• Russia has recently started the annual "Spasskaya Bashnya" (Russian for Spasskaya Tower) international military tattoo in Moscow (with Valery Khalilov as its founding executive producer until 2016). Its Russian name came from the name of the location where it is performed (at the Red Square's "Saviour Tower"). Although it is commonly referred to as "Spasskaya Bashnya Military Tattoo", its actual English name is "International Military Music Festival", and has been held since 2006. Its latest edition will be held in late August 2022, and the tattoo forms part of Moscow's city birthday celebrations.
  • Großer Zapfenstreich is an occasional military ceremony and tattoo that is currently or formerly conducted by the militaries of Germany, Austria, East Germany and Prussia. This traditional event is only done by military bands of the Bundeswehr and the Austrian Armed Forces and reflects the origins of the tattoo as an evening ceremony, and is done on special occasions.
  • The biannual Hamina Tattoo in Finland is the official military tattoo event of the Finnish Defense Forces.
  • The National Military Tattoo in the Rotterdam Ahoy indoor stadium, held since 1948, is the official military tattoo of the Armed forces of the Netherlands. It was formerly held in Delft and Breda before moving to Rotterdam in 2006.
  • The Taptoe Brussels, originating in 2001, was initiated by the Koninklijke Muziekfederatie van het Brussels Hoofdstedelijk Gewest, with the aim of orchestrating an "international tattoo" event on the iconic Grand Place in Brussels.[3]

North America

Finale scene from the 2015 Royal Nova Scotia International Tattoo
  • Canada's Royal Nova Scotia International Tattoo is the largest annual indoor tattoo in the world today, each year featuring over 2000 performers from around the world. The tattoo has been produced since 1979 by Colonel Ian Fraser, who also produced the Canadian Armed Forces Tattoo 1967, the world's largest travelling show. Through the course of his career Fraser has produced and / or directed more than 1000 international tattoo productions across the globe. This tattoo is unique in that it is a full theatrical production, comprising costume designers, props designers, full wardrobe staff, and is presented as 'theatre in the round'. The show is intensely rehearsed over a two-week period and is a wholly combined military and civilian production. The Nova Scotia Tattoo was the first tattoo to receive royal designation on the occasion of Her Majesty Queen Elizabeth II's 80th Birthday in 2006.[4]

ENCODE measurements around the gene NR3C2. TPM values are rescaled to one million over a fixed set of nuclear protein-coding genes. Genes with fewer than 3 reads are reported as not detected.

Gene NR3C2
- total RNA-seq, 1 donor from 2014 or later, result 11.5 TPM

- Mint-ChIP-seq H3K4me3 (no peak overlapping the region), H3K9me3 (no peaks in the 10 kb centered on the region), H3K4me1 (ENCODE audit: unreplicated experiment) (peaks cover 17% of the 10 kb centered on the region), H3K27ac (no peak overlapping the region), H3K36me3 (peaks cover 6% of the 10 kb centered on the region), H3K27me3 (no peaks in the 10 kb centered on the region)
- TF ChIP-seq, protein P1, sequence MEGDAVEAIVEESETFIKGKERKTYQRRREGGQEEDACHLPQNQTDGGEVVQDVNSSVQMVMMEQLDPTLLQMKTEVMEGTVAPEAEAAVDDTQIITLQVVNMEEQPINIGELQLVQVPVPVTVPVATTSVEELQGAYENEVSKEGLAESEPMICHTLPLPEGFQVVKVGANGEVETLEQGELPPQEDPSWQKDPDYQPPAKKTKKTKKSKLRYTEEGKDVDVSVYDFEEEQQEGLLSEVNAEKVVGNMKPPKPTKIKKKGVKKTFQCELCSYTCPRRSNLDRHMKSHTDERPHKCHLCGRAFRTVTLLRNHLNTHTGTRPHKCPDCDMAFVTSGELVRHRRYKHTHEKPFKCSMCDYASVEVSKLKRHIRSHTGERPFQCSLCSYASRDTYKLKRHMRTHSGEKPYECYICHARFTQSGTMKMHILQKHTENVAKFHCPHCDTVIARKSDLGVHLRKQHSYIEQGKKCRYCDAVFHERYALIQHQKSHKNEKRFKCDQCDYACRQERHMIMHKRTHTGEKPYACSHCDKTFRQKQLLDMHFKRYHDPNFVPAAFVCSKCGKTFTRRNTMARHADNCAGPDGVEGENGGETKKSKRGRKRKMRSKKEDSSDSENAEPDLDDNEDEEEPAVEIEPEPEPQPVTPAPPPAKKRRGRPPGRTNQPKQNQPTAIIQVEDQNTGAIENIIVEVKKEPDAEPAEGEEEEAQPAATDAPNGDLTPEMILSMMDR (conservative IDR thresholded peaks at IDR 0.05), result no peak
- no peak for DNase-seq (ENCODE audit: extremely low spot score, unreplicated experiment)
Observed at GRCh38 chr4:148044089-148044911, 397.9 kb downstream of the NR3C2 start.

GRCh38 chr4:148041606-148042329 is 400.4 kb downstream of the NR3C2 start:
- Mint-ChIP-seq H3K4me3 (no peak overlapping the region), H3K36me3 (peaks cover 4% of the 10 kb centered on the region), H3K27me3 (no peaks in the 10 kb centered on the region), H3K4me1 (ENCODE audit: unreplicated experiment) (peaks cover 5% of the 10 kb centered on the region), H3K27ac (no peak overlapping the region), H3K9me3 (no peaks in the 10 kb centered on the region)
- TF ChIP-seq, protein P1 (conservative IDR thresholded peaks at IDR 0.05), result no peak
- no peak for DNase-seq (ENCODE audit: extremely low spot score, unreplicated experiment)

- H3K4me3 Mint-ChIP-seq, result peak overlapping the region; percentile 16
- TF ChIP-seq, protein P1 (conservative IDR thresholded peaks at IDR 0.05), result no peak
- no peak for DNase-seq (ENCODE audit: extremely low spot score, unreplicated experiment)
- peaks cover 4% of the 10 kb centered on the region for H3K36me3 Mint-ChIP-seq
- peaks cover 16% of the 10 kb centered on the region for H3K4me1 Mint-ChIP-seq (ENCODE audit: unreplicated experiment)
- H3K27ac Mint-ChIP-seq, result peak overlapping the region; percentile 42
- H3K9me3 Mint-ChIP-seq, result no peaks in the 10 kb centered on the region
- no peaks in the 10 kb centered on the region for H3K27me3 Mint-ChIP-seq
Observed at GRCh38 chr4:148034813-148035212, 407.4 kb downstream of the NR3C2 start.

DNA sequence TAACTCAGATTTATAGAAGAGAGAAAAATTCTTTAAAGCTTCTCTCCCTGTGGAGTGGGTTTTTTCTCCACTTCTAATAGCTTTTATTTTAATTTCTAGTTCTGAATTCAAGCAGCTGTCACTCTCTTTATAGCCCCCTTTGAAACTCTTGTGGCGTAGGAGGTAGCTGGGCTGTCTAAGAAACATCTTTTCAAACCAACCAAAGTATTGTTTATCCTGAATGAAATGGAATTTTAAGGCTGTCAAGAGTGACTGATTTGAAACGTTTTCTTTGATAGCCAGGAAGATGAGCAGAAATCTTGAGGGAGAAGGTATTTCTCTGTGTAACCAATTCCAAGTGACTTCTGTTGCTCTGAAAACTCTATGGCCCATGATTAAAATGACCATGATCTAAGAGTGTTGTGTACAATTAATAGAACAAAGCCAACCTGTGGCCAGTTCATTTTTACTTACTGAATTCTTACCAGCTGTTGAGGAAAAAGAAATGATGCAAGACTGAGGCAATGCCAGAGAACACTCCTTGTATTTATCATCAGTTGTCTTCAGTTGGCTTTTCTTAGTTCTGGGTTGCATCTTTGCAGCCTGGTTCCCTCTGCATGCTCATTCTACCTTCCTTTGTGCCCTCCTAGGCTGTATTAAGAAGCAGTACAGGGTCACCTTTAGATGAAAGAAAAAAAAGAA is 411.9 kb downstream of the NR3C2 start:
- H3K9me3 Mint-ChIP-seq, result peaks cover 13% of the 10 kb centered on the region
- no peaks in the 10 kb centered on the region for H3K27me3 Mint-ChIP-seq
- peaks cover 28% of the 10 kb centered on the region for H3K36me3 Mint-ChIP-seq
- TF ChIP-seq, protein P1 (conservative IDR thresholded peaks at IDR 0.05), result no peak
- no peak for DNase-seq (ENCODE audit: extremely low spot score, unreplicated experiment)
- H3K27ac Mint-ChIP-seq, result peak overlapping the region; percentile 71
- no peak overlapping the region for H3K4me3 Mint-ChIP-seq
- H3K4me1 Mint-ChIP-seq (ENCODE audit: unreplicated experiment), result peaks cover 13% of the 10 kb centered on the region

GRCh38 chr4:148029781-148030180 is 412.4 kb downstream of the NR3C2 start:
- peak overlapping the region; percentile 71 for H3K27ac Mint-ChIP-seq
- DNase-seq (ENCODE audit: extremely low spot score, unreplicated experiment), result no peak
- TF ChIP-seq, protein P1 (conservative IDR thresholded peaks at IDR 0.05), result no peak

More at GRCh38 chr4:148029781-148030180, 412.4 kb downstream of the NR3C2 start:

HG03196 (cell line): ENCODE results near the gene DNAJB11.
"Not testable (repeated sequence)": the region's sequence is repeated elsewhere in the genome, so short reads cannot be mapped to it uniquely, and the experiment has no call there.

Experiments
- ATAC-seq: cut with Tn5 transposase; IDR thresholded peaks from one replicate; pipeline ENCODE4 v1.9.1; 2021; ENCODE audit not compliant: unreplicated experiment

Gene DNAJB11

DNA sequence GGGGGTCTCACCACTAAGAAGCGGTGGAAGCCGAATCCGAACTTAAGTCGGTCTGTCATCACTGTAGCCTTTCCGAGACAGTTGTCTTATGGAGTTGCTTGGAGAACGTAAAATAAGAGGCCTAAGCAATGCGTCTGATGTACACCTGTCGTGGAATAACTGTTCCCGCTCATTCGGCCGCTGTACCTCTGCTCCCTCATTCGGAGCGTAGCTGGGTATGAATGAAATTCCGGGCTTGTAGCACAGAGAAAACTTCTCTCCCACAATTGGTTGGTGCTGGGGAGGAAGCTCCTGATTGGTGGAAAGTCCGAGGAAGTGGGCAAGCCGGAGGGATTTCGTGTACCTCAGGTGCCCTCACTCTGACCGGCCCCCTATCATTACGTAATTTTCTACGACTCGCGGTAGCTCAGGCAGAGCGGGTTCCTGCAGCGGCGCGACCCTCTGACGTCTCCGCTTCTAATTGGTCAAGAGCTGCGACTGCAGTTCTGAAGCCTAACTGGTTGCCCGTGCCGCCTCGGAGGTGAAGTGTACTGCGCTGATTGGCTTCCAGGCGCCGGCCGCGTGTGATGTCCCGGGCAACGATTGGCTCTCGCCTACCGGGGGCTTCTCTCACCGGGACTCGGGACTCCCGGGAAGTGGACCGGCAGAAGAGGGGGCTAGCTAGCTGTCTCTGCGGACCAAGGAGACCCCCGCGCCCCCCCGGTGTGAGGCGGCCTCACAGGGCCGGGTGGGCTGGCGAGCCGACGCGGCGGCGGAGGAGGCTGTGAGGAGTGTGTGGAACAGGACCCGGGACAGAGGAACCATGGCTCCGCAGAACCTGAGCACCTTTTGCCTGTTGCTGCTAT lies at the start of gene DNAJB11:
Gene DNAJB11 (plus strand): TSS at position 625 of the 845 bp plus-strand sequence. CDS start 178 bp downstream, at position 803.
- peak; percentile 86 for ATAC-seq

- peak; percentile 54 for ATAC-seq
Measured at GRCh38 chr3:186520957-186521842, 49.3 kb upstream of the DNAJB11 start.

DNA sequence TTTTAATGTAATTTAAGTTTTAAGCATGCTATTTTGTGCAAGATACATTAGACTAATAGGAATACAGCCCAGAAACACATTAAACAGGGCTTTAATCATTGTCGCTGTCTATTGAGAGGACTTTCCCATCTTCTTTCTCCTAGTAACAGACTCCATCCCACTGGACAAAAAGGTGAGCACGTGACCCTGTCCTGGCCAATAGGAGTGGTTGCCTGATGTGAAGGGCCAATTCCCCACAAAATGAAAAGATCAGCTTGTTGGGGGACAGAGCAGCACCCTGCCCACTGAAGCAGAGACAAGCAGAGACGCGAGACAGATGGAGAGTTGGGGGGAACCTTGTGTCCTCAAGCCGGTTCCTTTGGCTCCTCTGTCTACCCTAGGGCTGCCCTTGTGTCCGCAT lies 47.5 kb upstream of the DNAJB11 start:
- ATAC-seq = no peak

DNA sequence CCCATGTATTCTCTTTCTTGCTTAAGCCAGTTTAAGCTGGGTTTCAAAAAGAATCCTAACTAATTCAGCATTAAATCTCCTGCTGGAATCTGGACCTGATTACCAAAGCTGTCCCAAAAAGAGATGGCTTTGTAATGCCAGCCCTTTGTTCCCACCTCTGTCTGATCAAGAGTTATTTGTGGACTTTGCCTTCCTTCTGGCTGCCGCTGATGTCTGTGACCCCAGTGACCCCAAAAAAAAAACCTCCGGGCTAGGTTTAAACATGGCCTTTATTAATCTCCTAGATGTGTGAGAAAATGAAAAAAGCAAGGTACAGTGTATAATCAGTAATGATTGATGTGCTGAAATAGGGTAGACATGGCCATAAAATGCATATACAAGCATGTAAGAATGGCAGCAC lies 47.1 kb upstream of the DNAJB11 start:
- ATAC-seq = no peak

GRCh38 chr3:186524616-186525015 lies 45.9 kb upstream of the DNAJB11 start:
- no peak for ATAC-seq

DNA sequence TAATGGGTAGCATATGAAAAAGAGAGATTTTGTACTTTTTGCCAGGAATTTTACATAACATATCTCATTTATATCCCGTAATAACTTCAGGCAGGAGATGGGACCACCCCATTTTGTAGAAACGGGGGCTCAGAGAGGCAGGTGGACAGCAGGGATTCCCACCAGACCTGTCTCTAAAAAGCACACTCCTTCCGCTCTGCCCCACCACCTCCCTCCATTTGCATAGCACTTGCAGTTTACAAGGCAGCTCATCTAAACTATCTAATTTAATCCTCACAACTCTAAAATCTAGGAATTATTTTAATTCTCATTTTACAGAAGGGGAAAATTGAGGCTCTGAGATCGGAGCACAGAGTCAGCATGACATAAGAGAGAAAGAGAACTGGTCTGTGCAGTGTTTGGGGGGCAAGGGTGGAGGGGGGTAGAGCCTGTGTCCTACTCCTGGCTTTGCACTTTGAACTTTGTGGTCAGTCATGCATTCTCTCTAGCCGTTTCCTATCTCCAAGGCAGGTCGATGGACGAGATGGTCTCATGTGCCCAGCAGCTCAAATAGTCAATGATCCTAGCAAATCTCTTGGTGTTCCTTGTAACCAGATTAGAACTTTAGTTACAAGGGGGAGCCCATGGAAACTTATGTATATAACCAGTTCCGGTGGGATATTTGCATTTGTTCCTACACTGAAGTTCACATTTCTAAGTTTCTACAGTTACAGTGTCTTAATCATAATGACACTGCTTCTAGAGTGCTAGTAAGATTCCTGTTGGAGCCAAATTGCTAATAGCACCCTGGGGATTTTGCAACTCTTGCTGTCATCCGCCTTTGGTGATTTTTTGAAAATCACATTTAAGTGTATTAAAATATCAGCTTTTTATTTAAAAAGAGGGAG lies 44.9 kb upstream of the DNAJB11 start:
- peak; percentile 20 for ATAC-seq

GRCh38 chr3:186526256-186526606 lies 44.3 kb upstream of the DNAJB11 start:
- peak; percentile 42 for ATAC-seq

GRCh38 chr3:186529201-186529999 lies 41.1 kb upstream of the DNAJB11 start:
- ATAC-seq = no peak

Buglers playing the Last Post during scene 8 of Tattoo 1967
A member of the Commander-in-Chief's Guard (3rd Infantry Regiment) during the Twilight Tattoo.


JSDF Marching Festival 2013
  • Since 1963 the Japan Self-Defense Forces Marching Festival has been the country's military tattoo, featuring guest bands from the Asia-Pacific and the bands of the service branches of the Japan Self-Defense Forces, plus traditional drum teams from the JSDF. Held in the Nippon Budokan in Tokyo every November since its first edition, it is also Asia's oldest.
  • The International Military Heritage Festival, organized by the Republic of Korea Armed Forces, is the national military tattoo of South Korea. Held every April in Seoul, it consists of performances from the military bands and drill teams of the ROKAF.
  • Hong Kong held international military tattoo events both in 2012 and 2017, on the occasion of the 15th and the 20th anniversary of the return of Hong Kong to The People's Republic of China. The Military Band of the People's Liberation Army of China and the Hong Kong Police Band had essential roles to play. The performances also included military bands from Mongolia, The Netherlands, Russia, the United Kingdom (Scotland), and the United States.
  • Military tattoo-style events have been held in Indonesia in the context of major city and municipal district anniversaries in the form of the visits by the corps of drums and drum and bugle corps of the Indonesian National Armed Forces and the Indonesian National Police, which are invited to march past and perform on local anniversaries and holidays. Often the ones frequently present in these tattoo-style events are the corps of drums of the military and police academies and the drum and bugle corps from the two military high schools in Magelang and Bandung, their appearances being a hit among the crowds attending these civic-military parades. A recent addition to these is the presence of the Corps of Drums of the Indonesian Army Officer Candidate School, also from Bandung. These events are also held within the academies' respective campuses during change of command, recognition and graduation parades as well as during their open house days, as well as during open days in military installations and anniversaries of the armed forces and police.